Snoring Treatment Consultation- Ear Nose And Throat (ENT)

Why is snoring treatment consultation required?

Sneezing is loud breathing that is caused by the narrowing of the upper airways, either in the nose or in the throat, or both. It is said that around 45% of adults snore at times, and 25% are believed to be habitual snorers.

Snoring is more common among men and overweight people, and it worsens as you age. Alcohol consumption and certain medications may enhance snoring. Enlargement of the tonsils and adenoids, as well as growths and tumors, may cause snoring, especially among children.

Snoring is connected to obstructive sleep apnea, which happens when noisy snoring is hindered by breathing pauses due to obstruction. Sometimes, sufferers have periods when they quit breathing for some seconds, and are then left breathless. If these periods happen more frequently, sleep is disturbed, and a lack of sleep can have bad effects on our health.

Which doctor to consult?

You can initially consult an ENT doctor (otolaryngologist), who will help you decide whether snoring treatments are suitable for you. A pulmonary medicine doctor who is trained in sleep medicine can also help you.

What to expect during snoring treatment consultation?

To diagnose sleep apnea, your doctor will observe your signs and symptoms, and will review your medical history. Your doctor will likewise do a physical examination.


Your doctor may do an imaging test, such as an x-ray, a CT scan, or magnetic resonance imaging. These tests will check the structure of your airways for issues, like a deviated septum.

Sleep study

Depending upon the seriousness of your condition and different symptoms, your doctor might need to do a sleep study. Sleep studies may also be done at home.

You may need to remain overnight at a sleep center to have an in-depth examination, called a polysomnography. In polysomnography, you will be attached to numerous sensors and will be observed overnight. Your brain waves will be recorded, as well as your blood oxygen levels, heart rate, breathing rate, sleep stages and eye/leg movements during sleep.


To treat snoring, your doctor will initially prescribe lifestyle changes such as losing weight. If obstructive sleep apnea is diagnosed, the following treatments may be proposed:

Oral appliances

These are fitted dental mouthpieces that help stabilize the position of your jaw, tongue and soft palate and to open up your airways. A dental specialist will usually determine the fit and position of the appliance. Dental visits may be needed every six months for the first year then every year thereafter. The possible side effects of this treatment are excessive salivation, jaw pain, dryness of mouth and pain on the face.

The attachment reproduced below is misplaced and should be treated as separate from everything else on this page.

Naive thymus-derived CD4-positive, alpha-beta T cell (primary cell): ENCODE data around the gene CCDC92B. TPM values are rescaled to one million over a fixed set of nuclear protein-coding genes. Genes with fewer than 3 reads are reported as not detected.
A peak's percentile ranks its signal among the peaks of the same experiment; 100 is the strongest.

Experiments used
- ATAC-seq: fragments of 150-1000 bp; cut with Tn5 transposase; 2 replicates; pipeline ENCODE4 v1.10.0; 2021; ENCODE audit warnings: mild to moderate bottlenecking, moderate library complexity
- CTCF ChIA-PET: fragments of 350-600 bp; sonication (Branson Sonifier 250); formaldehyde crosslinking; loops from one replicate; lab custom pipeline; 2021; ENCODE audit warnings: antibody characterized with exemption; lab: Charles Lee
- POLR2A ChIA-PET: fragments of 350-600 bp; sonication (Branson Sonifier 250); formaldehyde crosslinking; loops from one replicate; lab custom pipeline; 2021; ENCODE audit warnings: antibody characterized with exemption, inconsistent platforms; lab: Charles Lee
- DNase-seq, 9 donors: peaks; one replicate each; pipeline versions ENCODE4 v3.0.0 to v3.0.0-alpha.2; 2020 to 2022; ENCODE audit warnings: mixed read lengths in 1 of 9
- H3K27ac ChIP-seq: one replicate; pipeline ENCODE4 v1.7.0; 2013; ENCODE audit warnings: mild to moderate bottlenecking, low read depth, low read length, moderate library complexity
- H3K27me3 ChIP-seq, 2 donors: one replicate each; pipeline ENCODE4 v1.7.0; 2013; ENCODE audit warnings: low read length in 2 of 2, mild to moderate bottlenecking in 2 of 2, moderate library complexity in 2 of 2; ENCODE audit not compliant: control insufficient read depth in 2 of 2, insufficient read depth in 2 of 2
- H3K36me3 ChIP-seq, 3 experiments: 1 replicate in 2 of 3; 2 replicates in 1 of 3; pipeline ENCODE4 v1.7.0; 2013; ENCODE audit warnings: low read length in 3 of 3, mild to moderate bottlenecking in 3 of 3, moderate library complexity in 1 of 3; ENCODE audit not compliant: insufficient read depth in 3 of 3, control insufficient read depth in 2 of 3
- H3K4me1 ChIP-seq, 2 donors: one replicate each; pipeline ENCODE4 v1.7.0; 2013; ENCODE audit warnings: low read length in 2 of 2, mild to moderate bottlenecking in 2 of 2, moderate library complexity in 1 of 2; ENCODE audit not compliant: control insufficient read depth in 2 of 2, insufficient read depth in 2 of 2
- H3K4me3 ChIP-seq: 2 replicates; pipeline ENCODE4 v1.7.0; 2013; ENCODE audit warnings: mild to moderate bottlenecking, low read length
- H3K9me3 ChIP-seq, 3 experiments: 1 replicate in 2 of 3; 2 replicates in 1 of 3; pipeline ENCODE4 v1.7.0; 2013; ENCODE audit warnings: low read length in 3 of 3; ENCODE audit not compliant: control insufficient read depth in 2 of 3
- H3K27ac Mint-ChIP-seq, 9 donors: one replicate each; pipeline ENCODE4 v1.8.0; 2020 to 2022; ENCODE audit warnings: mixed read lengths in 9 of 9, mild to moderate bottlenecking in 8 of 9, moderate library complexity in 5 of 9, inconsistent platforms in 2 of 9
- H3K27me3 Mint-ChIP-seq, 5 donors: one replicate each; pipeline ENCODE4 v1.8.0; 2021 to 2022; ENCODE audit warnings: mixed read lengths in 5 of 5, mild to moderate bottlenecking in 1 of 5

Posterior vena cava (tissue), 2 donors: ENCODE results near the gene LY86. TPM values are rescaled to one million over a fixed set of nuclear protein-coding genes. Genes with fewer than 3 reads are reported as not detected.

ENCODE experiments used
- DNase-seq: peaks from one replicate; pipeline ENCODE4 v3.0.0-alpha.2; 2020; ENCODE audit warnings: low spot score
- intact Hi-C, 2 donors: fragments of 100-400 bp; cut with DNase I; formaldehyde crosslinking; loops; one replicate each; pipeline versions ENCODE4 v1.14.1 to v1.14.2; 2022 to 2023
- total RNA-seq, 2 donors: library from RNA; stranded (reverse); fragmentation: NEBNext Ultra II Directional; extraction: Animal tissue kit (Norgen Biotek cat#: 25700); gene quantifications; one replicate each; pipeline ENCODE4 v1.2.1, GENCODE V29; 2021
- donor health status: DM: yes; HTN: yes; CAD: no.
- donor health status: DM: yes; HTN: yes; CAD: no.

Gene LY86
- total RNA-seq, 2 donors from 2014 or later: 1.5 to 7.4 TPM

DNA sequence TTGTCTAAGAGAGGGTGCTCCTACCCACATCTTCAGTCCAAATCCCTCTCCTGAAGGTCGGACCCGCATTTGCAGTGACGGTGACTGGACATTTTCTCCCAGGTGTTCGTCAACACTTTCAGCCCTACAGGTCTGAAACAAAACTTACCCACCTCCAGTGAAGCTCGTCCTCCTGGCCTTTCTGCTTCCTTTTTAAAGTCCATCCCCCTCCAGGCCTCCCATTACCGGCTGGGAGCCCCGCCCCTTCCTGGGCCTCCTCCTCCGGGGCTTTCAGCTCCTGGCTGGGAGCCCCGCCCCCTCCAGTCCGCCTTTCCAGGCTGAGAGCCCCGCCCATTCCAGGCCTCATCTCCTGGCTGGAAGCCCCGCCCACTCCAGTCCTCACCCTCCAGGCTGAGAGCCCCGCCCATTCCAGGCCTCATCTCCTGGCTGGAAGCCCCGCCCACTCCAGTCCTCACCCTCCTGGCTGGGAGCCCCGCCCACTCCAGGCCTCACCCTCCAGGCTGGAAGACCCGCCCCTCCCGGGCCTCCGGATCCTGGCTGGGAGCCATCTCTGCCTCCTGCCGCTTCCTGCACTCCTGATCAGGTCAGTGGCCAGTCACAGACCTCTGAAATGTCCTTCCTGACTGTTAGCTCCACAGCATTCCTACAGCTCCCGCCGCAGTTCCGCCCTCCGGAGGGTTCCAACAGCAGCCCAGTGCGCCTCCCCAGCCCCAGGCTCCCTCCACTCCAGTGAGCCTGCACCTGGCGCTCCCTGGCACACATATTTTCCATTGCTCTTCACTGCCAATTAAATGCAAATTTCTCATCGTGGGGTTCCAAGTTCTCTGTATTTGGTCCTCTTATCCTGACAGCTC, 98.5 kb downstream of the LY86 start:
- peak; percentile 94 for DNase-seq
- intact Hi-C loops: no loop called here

Continuous positive airway pressure (CPAP)

This method involves the wearing a mask over the nose or mouth while sleeping. The mask coordinates pressurized air from a small pump to your airway to keep it open while you sleep. CPAP can improve snoring and is regularly used to treating obstructive sleep apnea.

Though CPAP is the most dependable and effective strategy for treating OSA, some people think it is awkward or they may be bothered by the noise and vibrations of the machine.

Upper airway surgery

There are many methods that try to open the upper airway and avoid narrowing during sleep.

One is a surgical technique called uvulopalatopharyngoplasty (UPPP). In this procedure, you may be given general anesthesia as the doctor removes excess tissues from your throat.

Another method is called maxillomandibular headway (MMA) and includes moving the upper and lower jaws forward to open up the airway. Radiofrequency tissue removal utilizes low-power radiofrequency signals to reduce tissues in the tongue, nose and soft palate.

Another method is called hypoglossal nerve stimulation and utilizes a stimulus that is applied to the nerve that can control the forward development of the tongue so that the tongue does not block the airway when you inhale.


  • Snoring - Diagnosis and treatment - Mayo Clinic. Published 2019. Accessed January 12, 2019.
  • ENT Health. Published 2019. Accessed January 12, 2019.

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